“A ha Te Arawa e!  E!  A ha Te Arawa e!  E!  Ko te whakaariki... ko te whakaariki!  Tukua mai ki a piri, tukua mai ki a tata.  Kia eke mai i runga ki te paepae poto a Houmaitawhiti!”

Teacher, guide, mentor, peacemaker, staunch unionist, and te reo Māori advocate – all these words describe the inimitable Whaea Kāterina Daniels says Sharn Riggs, National Secretary of Te Hautū Kahurangi | Tertiary Education Union (TEU).

“Her passing leaves the members and staff of TEU with heavy hearts” says Riggs.

Whaea Kā, as she’s affectionately known, passed away yesterday in Rotorua. The TEU passes on its deepest condolences to her Daniels and Maniapoto whānau.

Whaea Kā, of Te Arawa and Ngāti Tūwharetoa, was Kuia of the Association of Staff in Teritary Education (ASTE) in the mid-1980s, the TEU from 2009-2018, and the Council of Trade Unions from 2014-2018.  In the 1990s Whaea Kā was made a life member of ASTE.  

During her almost four decades with the union she has served on numerous branches and national committees, and represented the organisation nationally and internationally at union and indigenous education forums.

Born at Whakarewarewa Pā, she was a penny diver, and spent part of her childhood living with her Koro who spoke only Māori.

She taught te reo Māori for decades in kōhanga reo, the compulsory and tertiary sectors, as well as community night classes.

Her academic work has been at Christchurch Polytechnic Institute of Technology, Tai Poutini Polytechnic, and Waiariki Polytechnic.

She was a TEU member at Waiariki Polytechnic and represented her iwi, Tūhourangi-Ngāti Wāhiao, on Te Mana Mātauranga (the rōpū Māori in the Tiriti-relationship co-governance of the institution).

“All who had the privilege of spending time with Kā are richer for that experience. We were so grateful of the time she gave to us and willingness of her whānau to share their important taonga for the many years she was our Kuia”, says Matua Hōne Sadler, TEU Kaumātua.

“As members grieve, they will also take time to celebrate the life of Whaea Kā, and more tributes will be released next week in our regular publication, Tertiary Update.”

But for now, we will reflect on her life, by sharing tributes that were made on her retirement from TEU:

TEU’s Te Tumu Arataki, Māori vice-president, Hūhana Wātene from Unitec said: “She has been the ultimate role model to me and epitomises all that is mana wāhine. With her mannerisms, guidance and humour she is able to put people in their place without putting them down. She is also extremely willing to share what she knows. Once, when I spoke at a conference at Monash University in Brisbane, Australia, she heard that I was speaking there and she got her son to drive her there to do the karanga for my presentation. This was her way of saying that she is there to awhi and tautoko me for my important presentation, and I knew that I was not there on my own.”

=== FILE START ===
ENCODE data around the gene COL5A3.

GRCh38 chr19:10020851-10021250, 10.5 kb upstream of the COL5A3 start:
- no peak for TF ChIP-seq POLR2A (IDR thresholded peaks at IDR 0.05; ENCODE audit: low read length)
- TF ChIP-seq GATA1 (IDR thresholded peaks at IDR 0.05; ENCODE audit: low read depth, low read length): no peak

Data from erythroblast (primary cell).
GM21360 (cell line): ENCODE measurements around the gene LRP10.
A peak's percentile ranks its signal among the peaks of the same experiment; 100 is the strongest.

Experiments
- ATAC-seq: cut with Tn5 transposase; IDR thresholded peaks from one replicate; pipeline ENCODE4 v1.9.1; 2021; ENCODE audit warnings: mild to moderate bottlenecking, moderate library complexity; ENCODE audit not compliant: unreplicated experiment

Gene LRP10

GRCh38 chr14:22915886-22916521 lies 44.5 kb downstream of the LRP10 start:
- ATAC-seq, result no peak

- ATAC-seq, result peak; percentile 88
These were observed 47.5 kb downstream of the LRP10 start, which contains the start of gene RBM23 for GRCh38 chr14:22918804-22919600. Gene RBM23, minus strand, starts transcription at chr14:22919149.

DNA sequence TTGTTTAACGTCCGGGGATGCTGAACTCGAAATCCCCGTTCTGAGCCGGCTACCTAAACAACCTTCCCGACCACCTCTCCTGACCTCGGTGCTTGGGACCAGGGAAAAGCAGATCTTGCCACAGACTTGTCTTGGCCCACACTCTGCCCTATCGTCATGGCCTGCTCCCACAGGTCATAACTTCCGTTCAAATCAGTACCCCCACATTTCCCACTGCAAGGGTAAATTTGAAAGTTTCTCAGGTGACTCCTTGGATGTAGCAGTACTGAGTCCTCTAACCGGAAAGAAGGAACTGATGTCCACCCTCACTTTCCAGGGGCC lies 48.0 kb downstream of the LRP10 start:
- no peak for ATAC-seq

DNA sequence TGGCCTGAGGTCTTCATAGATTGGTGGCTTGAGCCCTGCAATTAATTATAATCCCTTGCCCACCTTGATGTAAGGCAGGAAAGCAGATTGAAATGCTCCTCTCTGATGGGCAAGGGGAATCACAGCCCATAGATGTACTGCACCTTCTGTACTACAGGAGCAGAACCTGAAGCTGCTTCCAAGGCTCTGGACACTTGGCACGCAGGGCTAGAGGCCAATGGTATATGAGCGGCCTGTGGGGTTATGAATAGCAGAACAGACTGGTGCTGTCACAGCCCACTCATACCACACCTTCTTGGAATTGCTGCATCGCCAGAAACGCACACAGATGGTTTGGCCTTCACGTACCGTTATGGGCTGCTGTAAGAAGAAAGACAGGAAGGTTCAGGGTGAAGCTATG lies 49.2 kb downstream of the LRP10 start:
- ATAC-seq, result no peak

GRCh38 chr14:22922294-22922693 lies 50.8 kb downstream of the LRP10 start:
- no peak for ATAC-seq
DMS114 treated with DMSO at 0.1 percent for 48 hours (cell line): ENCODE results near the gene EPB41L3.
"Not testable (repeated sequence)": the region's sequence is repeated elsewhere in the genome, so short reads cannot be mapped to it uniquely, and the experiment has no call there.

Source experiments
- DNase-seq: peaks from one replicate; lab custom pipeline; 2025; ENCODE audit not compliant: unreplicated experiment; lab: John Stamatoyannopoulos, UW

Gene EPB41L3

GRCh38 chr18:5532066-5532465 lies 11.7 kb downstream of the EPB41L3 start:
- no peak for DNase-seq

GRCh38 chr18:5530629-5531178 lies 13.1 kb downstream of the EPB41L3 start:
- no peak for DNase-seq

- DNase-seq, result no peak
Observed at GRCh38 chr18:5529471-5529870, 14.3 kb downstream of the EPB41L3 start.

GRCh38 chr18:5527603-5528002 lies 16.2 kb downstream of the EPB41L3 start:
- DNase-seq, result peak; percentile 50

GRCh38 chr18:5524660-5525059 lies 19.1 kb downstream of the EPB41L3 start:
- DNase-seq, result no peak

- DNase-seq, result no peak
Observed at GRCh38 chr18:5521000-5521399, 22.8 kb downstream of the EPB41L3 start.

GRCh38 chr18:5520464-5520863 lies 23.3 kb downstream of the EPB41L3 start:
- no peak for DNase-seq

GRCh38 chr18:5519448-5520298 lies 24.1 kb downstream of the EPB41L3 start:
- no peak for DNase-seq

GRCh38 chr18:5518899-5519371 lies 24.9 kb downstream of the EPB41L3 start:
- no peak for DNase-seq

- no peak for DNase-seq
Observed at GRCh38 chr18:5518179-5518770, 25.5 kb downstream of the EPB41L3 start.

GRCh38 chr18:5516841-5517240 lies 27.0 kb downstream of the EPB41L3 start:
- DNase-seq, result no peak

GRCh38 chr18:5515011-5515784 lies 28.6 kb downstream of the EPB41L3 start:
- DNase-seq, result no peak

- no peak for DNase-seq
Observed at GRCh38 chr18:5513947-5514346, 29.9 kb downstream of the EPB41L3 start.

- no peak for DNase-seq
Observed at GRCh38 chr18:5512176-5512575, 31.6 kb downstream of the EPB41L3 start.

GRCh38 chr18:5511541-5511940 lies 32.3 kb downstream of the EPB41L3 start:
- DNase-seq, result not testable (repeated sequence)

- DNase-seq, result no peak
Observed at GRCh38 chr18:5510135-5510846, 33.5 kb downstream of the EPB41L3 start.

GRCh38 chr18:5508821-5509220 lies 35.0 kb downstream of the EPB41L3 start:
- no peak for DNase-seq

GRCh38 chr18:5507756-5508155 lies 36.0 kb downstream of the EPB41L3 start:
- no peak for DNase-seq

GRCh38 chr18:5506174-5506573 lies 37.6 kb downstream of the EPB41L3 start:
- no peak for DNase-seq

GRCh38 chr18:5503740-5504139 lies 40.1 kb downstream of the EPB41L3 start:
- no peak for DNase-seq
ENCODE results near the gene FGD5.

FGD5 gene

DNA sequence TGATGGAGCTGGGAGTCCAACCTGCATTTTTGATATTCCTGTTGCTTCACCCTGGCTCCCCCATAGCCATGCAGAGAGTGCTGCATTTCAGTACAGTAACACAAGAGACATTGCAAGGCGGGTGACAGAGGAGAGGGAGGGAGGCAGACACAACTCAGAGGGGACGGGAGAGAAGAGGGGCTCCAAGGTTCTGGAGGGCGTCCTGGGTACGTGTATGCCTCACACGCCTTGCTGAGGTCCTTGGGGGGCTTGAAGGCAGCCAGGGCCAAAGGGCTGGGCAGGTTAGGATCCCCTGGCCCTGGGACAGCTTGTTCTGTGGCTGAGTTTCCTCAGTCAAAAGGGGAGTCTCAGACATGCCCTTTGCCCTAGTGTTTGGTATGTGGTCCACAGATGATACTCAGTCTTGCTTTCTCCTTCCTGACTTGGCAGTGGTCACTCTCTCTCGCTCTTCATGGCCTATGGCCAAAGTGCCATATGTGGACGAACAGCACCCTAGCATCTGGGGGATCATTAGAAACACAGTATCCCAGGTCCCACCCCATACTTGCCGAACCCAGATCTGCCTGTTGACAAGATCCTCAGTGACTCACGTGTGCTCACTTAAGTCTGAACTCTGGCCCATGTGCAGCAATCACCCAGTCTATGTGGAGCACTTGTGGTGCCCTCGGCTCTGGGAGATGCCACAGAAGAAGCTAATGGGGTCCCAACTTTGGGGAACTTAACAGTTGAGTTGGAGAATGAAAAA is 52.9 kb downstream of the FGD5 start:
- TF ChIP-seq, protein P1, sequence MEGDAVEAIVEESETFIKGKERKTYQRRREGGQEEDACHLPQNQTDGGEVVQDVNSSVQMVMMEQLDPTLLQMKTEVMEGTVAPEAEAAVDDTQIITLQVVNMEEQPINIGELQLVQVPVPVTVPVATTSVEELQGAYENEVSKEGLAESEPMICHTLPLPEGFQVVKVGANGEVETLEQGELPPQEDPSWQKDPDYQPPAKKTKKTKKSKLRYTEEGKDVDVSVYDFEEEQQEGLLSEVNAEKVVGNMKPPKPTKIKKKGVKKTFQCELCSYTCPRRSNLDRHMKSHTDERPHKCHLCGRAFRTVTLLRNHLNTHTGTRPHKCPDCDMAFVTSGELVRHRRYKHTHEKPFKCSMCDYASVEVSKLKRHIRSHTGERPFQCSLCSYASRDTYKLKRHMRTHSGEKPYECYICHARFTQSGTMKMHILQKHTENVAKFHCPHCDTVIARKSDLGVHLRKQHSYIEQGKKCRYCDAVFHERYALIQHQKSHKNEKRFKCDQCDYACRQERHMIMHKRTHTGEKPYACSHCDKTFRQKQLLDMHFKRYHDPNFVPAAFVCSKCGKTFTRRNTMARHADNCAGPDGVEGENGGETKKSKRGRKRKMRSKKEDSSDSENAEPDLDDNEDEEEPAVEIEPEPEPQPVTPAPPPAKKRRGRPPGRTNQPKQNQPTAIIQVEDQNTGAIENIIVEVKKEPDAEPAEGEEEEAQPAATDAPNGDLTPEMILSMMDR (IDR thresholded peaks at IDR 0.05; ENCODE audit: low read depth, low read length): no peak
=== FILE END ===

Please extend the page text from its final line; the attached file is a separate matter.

Dr Miriama Postlethwaite from Te Whare Wānanga o Awanuiārangi said: “I met Whaea Kā when I was a member of ASTE. She really brings us back to some important values about how we treat each other. Sometimes in a crisis, in her gentle but strong way, she would get us to look at the issue and not to personalise it enabling us to discuss and deal with difficult issues at our hui. We each felt we were still in a state of dignity and not put down by her. She’s a Kuia so she brings with her a depth of culture, knowledge, and wisdom to TEU that we have all individually and collectively benefited from. She’s a true wahine toa. She has a femininity that is very strong as a wahine Māori that is a beautiful balance between her and our previous Tauheke, Dr Huirangi Waikerepuru. She also has a sense of humour that sometimes shocked us, with her occasionally raunchy stories. And she has taught us that even when we have challenges facing us, we can also look on the lighter side of life.”

Carla Jeffrey from Massey University said: “She’s always felt like the calm in the room, even when it has been heated. She can break the ice with a cheeky comment that changes the hui dynamic. And she has been a security blanket for those of us who are Māori.”

Riggs paid tribute to the work that Koro Huirangi and Whaea Kā, and the late Kuia Mereiwa Broughton, have done ensuring that the foundations were laid for the enduring work the union has done as ASTE and AUS, and continues to do as TEU to build a lasting relationship that reflects and honours Te Tiriti o Waitangi in all the work that we do. This could not have happened without their strength, wisdom and guidance.

E kui e Whaea Kā, ko riro koe i te kakati o te mate, te hāuatanga a te toki a Whiro. Haere mai haere, e hoki koe, haere koe ki te tūturutanga mō tātou te tangata e noho manene nei ki runga i a Papatūānuku. Hoatu tō haere ki tō hoa pūmau, a Matua Monte, kia moe okioki i tō takotoranga o te urunga tē taka o te moe tē hakaarangia. Hoki atu ki tua o tāwauwau, ki te wāhi e kore nei koe e huri mai erangi ko mātou ka anga atu. E moe mārie koe (nā Matua Hōne).